The support from the firm has just been amazing. I don’t know how many hours as a firm we’ve billed, but I’ve billed at least 800 hours on this case, all pro bono. [Ed. note: The 800 hours includes the Fourth Circuit briefing; Lindsay didn’t bill 800 hours in eight weeks.]
ATL: How did you wind up with this case?
LCH: I took the case originally as a Fourth Circuit appeal, hoping to get an argument out of it. We get emails all the time about pro bono opportunities, and I responded to one. Jean Marc’s case seemed particularly meaningful because I felt the immigration courts had seriously erred.
In the course of briefing the Fourth Circuit appeal, we asked for a stay pending appeal. The Fourth Circuit had recently decided that they would apply a tougher standard for granting a stay [than most other circuits], which exacerbated an existing circuit split on the issue.
We then filed an application for a stay with the Supreme Court. The Court stayed my client’s removal, treated the stay application as a cert petition, and granted cert on the procedural question.
My client is still in detention. He has already been taken to the airport once. He could have been deported by now if we had not gotten a stay.
ATL: Reviewing the transcript of oral argument, it seems that some of the justices, particularly Chief Justice Roberts, were quite aggressive in their questioning. Did you feel they were tough on you?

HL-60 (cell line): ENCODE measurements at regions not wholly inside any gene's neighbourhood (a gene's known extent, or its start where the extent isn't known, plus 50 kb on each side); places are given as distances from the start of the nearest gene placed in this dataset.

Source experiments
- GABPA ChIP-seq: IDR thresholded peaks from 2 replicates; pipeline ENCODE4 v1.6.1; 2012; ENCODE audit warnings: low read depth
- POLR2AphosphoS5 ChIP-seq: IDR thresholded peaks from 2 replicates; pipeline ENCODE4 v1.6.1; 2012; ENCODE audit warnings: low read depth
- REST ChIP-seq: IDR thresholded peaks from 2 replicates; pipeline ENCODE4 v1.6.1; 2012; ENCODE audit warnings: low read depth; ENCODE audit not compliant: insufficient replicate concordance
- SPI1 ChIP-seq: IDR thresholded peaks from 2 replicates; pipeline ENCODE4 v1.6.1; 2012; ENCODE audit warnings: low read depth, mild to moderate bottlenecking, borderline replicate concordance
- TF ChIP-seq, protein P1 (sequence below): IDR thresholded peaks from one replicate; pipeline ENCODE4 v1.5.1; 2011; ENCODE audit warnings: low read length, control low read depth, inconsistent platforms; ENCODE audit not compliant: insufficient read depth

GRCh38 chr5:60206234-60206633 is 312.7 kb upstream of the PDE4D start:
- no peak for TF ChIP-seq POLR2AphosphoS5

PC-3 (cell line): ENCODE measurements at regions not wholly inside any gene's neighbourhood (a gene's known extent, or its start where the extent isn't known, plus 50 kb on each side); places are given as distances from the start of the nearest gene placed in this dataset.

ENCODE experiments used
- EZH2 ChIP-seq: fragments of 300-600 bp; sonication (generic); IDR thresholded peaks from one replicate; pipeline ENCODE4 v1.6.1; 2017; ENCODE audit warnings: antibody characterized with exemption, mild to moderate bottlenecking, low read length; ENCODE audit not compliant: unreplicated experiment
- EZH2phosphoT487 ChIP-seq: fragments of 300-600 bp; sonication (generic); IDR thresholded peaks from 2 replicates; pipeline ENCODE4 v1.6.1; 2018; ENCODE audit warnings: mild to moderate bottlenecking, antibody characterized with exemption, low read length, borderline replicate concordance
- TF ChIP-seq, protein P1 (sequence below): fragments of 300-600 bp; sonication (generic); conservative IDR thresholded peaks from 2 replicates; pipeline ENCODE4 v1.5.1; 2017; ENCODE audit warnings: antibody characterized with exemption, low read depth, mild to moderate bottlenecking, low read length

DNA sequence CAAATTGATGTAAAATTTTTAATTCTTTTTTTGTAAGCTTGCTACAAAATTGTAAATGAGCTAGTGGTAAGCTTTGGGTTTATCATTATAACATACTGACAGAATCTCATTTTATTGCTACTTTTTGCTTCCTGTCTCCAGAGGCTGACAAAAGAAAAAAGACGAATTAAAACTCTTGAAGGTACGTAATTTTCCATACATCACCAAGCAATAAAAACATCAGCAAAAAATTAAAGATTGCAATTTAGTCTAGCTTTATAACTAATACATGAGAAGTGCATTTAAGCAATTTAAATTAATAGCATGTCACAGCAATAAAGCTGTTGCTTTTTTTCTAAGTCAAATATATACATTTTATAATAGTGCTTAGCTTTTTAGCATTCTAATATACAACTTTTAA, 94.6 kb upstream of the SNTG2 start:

LCH: In the courtroom, it was amazingly friendly. The transcript may read differently. The argument felt very much like a conversation you would have with anyone about a complex legal issue.
At the end of the argument, Chief Justice Roberts thanked both sides for our work on the case. The Court had ordered a very expedited briefing schedule: cert was granted on November 25, and the argument was on January 21, so we were working over the holidays.
ATL: What was your favorite part of the argument?
LCH: Having Justice Scalia tell me that I was right. [See tr. at 10:9: “That’s true.”]
ATL: Any other fun tidbits?
LCH: I can think of two. First, even though it was my first argument, it was [opposing counsel] Edwin Kneedler’s 104th Supreme Court argument — but his first as acting Solicitor General.
Second, the name of the case has constantly changed. At the time it was granted, it was Nken v. Mukasey [Michael Mukasey, Attorney General at the time]. When it was argued, it was Nken v. Filip [Mark Filip, Acting Attorney General at the time]. By the time it gets decided, it will probably be Nken v. Holder [Eric Holder, President Obama’s nominee for Attorney General].
ATL: After the argument was over, what did you do?
LCH: Well, first my girlfriend and I went to get a drink. Then the firm hosted a champagne toast, which was really kind and generous. It just shows what a family atmosphere we have here.
Jenner’s a really unusual place. How many firms would say to the associate who gets cert granted in a pro bono case, “that’s your argument”? There was no partner who expressed any reservation about an associate doing the argument — even partners who have been waiting a long time for their first Supreme Court argument, who would have been totally justified in saying, “Hey, can I take this one?”
After the champagne toast, we went out for drinks to Zaytinya, where we saw [proprietor and celebrity chef] Jose Andres. I explained to him that I had just had my first Supreme Court argument, and I invited him over to join us for drinks. So he did. [See picture below.]
ATL: Do you have a sense of which way the case will go based on the argument?
LCH: No, I don’t. I feel like I did the best job I could — but I don’t have a sense of how it will go.
ATL: Thanks for taking the time to talk to us. Congratulations on the argument, and good luck!
Nken v. Mukasey [ScotusWiki / SCOTUSblog]
Nken v. Filip: Oral Argument Transcript (PDF) [Supreme Court]
Miami nonprofit joins effort to make deportations harder [Palm Beach Post]
Lindsay Harrison and Jose Andres, at Zaytinya.